Chicago White Sox
2008 Record: 89-74
You've got to be a little lucky to outplay your projections, and the Sox certainly had their share of good breaks in 2008, at least until Carlos Quentin's bad break late in the season. They were able to turn numerous losses into victories with late-inning HR. Getting exactly what you need exactly when you need it that often is not something that can be expected to be repeated. They'll keep hitting HR in the Cell, but their lineup is starting to get pretty long in the tooth, with 4 middle-of-the-order bats beginning the season at age 32 or older. Outside of Quentin and Jim Thome, there isn't a lot of OBP in their order, so they figure to have trouble scoring when the ball doesn't go over the fence.
Where they're really going to suffer is in run prevention. Subtracting Joe Crede and Orlando Cabrera leaves them with one of the weakest all-around defenses in the league - a lot of balls are going to slip through the infield or drop into the outfield. Add to that a weak rotation after Mark Buehrle and John Danks - Gavin Floyd is primed to regress, and Jose Contreras and Bartolo Colon haven't been good since 2005 and have since been injured - and I think the Sox are a team that can expect to allow more runs than they score in 2009.
2008 Record: 88-75
The Twins roster I've summarized over the last few days is essentially the same as that which finished the 2008 season, minus Joe Mauer for the first few weeks (we hope that's all it is). My argument all winter long has been that that roster should be capable of matching their run differential from last season. Though the offense will certainly be less efficient with RISP, I expect the drop in total runs to be offset somewhat by an increase in HR from 1B, 3B, and all 3 OF positions. In other words, the Twins will be better at scoring runs when they don't have someone in scoring position. With 3 of Denard Span, Carlos Gomez, Alexi Casilla and Nick Punto likely in the lineup on any given day, the Twins should continue to rack up large numbers of sacrifices, bunt hits, and steals, putting them in position to score, as they often did last year, without the benefit of a well-hit ball. I see the Twins scoring about 50 fewer runs.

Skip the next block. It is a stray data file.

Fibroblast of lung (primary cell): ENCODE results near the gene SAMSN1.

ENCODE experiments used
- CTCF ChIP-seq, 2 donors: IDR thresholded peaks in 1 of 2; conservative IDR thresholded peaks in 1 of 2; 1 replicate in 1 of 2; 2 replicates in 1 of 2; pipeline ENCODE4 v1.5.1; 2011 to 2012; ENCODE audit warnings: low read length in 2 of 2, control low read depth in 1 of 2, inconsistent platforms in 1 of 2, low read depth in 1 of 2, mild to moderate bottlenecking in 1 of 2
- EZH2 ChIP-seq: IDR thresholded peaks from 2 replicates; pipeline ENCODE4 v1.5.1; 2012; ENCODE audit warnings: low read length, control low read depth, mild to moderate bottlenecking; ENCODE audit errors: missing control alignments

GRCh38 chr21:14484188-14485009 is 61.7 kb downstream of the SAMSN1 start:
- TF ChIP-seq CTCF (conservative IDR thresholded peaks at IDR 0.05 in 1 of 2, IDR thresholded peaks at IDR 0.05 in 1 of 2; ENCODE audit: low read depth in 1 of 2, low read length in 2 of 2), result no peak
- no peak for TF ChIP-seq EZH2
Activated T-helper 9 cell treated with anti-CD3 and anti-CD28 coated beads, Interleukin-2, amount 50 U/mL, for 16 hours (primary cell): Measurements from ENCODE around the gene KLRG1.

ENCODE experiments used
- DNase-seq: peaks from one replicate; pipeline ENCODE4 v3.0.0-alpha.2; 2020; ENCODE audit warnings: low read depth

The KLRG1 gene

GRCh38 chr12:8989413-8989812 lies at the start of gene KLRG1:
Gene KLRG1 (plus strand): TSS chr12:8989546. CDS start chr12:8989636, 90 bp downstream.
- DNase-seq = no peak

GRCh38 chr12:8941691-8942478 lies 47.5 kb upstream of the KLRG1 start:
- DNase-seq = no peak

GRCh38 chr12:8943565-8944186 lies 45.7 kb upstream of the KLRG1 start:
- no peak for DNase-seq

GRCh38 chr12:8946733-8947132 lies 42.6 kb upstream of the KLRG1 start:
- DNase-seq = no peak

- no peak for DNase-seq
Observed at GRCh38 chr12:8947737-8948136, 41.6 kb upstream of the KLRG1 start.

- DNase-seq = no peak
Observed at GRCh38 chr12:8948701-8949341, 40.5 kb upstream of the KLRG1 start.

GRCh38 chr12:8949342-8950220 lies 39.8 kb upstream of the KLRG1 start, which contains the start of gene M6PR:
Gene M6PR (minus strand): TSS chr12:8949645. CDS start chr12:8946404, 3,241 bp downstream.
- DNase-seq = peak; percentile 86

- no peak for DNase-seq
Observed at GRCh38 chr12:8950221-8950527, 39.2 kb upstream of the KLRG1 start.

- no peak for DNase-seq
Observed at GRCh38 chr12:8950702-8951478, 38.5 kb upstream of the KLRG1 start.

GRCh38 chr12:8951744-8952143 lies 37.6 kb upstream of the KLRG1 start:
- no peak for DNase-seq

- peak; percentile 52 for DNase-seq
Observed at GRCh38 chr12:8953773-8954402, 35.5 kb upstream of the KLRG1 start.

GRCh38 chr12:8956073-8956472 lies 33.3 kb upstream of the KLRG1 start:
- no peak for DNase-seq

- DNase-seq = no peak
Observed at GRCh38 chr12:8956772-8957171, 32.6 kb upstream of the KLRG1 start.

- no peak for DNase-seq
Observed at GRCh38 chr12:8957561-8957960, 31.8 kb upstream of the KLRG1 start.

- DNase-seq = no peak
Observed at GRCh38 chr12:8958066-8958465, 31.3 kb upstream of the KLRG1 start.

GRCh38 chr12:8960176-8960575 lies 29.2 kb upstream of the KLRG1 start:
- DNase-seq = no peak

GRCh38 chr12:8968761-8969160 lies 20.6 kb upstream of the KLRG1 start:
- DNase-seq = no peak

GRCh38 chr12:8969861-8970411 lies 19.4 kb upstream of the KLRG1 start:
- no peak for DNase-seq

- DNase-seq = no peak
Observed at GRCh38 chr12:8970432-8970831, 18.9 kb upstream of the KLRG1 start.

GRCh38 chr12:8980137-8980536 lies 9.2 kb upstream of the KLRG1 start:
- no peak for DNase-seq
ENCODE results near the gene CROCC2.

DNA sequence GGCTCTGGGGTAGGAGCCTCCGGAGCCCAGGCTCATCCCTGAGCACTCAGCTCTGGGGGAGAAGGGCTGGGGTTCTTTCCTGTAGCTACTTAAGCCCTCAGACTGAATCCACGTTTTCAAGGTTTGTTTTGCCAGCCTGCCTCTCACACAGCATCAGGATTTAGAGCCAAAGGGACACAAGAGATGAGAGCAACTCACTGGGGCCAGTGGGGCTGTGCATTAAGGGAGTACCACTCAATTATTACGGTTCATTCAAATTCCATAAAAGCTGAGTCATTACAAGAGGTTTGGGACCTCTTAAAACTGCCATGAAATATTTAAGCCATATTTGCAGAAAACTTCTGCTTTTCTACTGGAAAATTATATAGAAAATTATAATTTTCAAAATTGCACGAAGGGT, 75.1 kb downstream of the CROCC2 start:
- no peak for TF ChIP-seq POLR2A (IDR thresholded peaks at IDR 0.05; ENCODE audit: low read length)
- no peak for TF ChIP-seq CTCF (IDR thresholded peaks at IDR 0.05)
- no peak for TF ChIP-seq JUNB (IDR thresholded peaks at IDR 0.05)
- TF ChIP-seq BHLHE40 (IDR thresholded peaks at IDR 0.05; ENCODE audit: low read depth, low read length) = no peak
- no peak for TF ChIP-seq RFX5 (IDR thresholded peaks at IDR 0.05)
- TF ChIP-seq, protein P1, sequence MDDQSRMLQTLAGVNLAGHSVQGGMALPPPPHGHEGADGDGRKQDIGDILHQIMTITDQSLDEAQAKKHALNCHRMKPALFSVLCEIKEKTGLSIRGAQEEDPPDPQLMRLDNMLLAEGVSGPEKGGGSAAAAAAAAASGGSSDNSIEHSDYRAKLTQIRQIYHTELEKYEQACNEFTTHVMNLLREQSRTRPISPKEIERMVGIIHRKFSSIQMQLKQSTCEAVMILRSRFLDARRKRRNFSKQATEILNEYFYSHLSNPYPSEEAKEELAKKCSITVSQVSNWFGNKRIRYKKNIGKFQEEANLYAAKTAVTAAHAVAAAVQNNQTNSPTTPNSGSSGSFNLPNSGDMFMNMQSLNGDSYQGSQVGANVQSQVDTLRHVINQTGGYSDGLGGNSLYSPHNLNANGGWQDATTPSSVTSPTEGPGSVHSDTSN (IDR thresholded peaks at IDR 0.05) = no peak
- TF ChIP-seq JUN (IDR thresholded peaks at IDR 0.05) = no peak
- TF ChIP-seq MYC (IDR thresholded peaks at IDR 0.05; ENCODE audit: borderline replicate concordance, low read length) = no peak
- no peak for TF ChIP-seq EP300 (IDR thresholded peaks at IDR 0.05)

They should be able to make up those 50 runs with improved pitching and defense. Last year's staff saw 361.1 IP (nearly 25% of its total IP) given to Brian Bass, Livan Hernandez, Boof Bonser, Juan Rincon and Eddie Guardado, while suffering the fatal late-season collapse of the previously reliable Matt Guerrier. The remainder of the staff did quite well, and those are the ones who will be relied upon in 2009, with Guerrier likely returning to form. Most importantly, the young rotation, brimming with upside, should get a larger proportion of the total IP this season, leaving fewer innings in the hands of a suspect bullpen. Add to that a defense that should be much better than what the Twins brought to the field in 2008 - they allowed by far the most errors and unearned runs of Gardy's tenure, something that looks to have been addressed this spring - and the Twins shouldn't have any trouble keeping their total runs allowed around 700. They'll need some breaks to win 90, but it will be a disappointment if they don't finish with at least 85 wins.
2008 Record: 81-81
One of the luckiest teams in 2007, the wheel of fortune spun the other way on the Tribe in 2008. They lost several key players to injuries/ineffectiveness and managed to finish just .500 despite a +44 run differential. Retaining their offensive numbers is certainly possible, and they could exceed them with bounce-back years from Victor Martinez and, especially, Travis Hafner. They'll also have to maintain the breakout performances they got from Shin-Soo Choo and Kelley Shoppach. Grady Sizemore is awesome, Asdrubal Cabrera should be better and Mark DeRosa is a nice addition to their lineup. This ought to be the best offensive team in the division.